Back in May, we here at Checkout published an article detailing the possible implications of a vote for the UK to leave the EU in the now infamous Brexit referendum. The piece, at the time, however, felt like a formality, with the dominant opinion in Ireland being that there was no chance the Leave vote would win.
Fast-forward two months, and at the time of writing, David Cameron has announced his resignation as the UK’s prime minister, with Theresa May set to take over (leading Leave voice Boris Johnson decided against running for the vacant spot), Nigel Farage resigned as leader of UKIP, and Jeremy Corbyn is facing mutiny in the Labour ranks. The UK seems to be in a bit of crisis, but what does this mean for Irish business?
As one of Ireland’s most important trading partners, along with Continental Europe and the USA, the UK plays a significant role in Irish business. Ireland’s trade of goods and services with the UK totals over €60 billion per year, according to the Department of Foreign Affairs. Around €4 billion of this comes from the Irish food and drink sector alone, highlighting the importance of this referendum to the FMCG industry in Ireland. Conversely, Ireland is the UK’s fifth-largest export market, importing goods worth over €17.5 billion, including €3 billion worth of food and drink.
Ireland exports 55% of its meat and 30% of its dairy products to the UK on a yearly basis, valued at €2 billion and €1 billion, respectively. Some 70% of Irish-exported ingredients and prepared consumer foods also go to the UK.
Within minutes of the announcement that the Leave vote had won, sterling dropped to a 31-year low, sparking concern that it may collapse altogether. With many Irish food producers relying on trade with the UK, as detailed above, the sudden nosedive in the currency’s value was a huge cause for concern.
A survey by risk-management firm Aon found that fewer than three in five (58%) companies in the food industry feel that sterling’s decline is a major challenge to competitiveness. The survey’s author, Ciara Jackson, explained, saying, “[The] shock result has the potential to severely challenge the competitiveness of the Irish food and agri-business sector.
“The UK’s importance as an export destination for Irish produce means that the collapse in the value of sterling could particularly hurt lower-margin businesses, where profits can quickly swing to losses,” Jackson continued.
A similar result was noted in a Bord Bia client survey, with six in ten saying that the exchange rate is their greatest concern.
“With 41% of Irish food and drink exports destined for the UK, making it Ireland’s top export destination, the current volatility of sterling is, understandably, a great concern for food producers here,” said Bord Bia’s chief executive, Aidan Cotter, at a recent Brexit briefing in the Clayton Hotel in Ballsbridge.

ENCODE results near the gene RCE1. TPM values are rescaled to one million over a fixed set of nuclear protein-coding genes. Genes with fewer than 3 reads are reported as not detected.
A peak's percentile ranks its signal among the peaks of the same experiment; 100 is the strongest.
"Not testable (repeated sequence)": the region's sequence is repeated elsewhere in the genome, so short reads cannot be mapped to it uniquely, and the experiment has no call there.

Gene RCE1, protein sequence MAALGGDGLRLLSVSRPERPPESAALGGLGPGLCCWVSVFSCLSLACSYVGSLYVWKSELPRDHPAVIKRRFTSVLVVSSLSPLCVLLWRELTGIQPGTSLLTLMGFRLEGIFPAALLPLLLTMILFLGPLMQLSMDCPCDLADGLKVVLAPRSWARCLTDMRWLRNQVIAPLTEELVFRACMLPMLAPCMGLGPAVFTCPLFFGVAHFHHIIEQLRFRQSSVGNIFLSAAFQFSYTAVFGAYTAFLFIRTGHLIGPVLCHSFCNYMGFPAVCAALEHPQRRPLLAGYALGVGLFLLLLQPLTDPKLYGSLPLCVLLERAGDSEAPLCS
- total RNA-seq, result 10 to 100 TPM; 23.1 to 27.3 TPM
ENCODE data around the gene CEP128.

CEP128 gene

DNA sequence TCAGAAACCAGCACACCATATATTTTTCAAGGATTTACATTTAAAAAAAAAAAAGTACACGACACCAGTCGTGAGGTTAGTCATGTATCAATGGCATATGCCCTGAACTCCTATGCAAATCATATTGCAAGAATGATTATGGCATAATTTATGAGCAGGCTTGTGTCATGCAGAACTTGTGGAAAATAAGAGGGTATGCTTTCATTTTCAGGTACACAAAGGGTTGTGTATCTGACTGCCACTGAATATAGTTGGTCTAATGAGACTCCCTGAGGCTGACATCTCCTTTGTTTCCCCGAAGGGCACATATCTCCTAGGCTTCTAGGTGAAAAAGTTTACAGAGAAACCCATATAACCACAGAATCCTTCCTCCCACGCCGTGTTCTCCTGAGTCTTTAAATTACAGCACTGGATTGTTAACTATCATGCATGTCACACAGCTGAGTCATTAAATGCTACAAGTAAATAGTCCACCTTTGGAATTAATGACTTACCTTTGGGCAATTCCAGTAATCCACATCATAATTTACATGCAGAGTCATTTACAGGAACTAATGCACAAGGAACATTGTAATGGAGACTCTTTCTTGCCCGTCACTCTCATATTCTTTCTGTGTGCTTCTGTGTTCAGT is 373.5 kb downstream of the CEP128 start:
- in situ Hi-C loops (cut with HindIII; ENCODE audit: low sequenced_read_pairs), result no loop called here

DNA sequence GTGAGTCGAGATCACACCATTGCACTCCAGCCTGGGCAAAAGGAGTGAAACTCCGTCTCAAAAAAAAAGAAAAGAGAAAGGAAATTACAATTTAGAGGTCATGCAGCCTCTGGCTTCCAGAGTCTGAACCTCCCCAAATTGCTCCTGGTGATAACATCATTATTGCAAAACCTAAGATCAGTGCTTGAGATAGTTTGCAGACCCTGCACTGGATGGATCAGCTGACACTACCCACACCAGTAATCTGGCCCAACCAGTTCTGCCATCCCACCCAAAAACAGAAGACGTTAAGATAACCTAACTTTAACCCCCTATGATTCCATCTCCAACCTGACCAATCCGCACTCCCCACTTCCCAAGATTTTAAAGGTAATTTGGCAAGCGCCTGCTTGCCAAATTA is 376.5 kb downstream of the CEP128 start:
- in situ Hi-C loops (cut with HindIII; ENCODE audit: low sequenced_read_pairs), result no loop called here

Brexit For The Border
In the lead-up to the referendum, there was a lot of talk about what would happen with the Northern Irish border. Would Brexit mean the reintroduction of a hard border between the Republic and Northern Ireland? What effect would Brexit have on retailers in border towns? All of this is still up in the air, but there is a fear that Brexit could have catastrophic consequences for the industry on the border.
In terms of retailers north of the border, the dramatic shift in the value of sterling actually brought reasons to be cheerful, as cross-border shopping became a very attractive prospect. With sterling potentially continuing to weaken, consumers will be delighted to take advantage of cheaper goods in the North, but for retailers in the Republic and for the tax take, it is a worrying time.
The potential introduction of a hard border, due to it being the only land border between the EU and the UK (bar that of Spain and Gibraltar), could cause complications down the line. Ann McGregor, chief executive of the Northern Ireland Chamber of Commerce and Industry, says that the impact of Brexit could be worse for the North than anywhere else in the UK.
“Northern Ireland is now in a unique position as [a] part of the UK with a land border with the EU, and this will throw up challenges,” McGregor said in the aftermath of the vote to leave.
Figures from the HM Revenue & Customs show that the Republic is the North’s biggest export market, with £2.1 billion worth of goods exported south of the border in the year up to Q1 2016. Any potential impact of a hard border between the two countries would likely have an impact on this figure going forward.
As detailed above, perhaps the most evident impact of Brexit so far has been on the face of politics in the UK. It appears as if nobody is safe from the backlash that has ensued since that fateful day in June. Several politicians have shown a distinct lack of backbone and resigned their positions, rather than attempt to deal with the problem they’ve created.
In Ireland, the impact of Brexit hasn’t had a huge impact on the political scene here, however, with increasing pressure on Enda Kenny to resign his position as Taoiseach, there are ongoing talks about who is the right person to take on the role in such an uncertain economic period. The frontrunner appears to be Leo Varadkar, but his lack of business acumen may spell disaster for the country. Simon Coveney, therefore, seems like the logical choice.
Whatever happens, it is beyond any doubt that Brexit has changed the face of politics and, more importantly, the face of business in Ireland and the UK. It remains to be seen how big that change is going to be.
© 2016 - Checkout Magazine by Niall Swan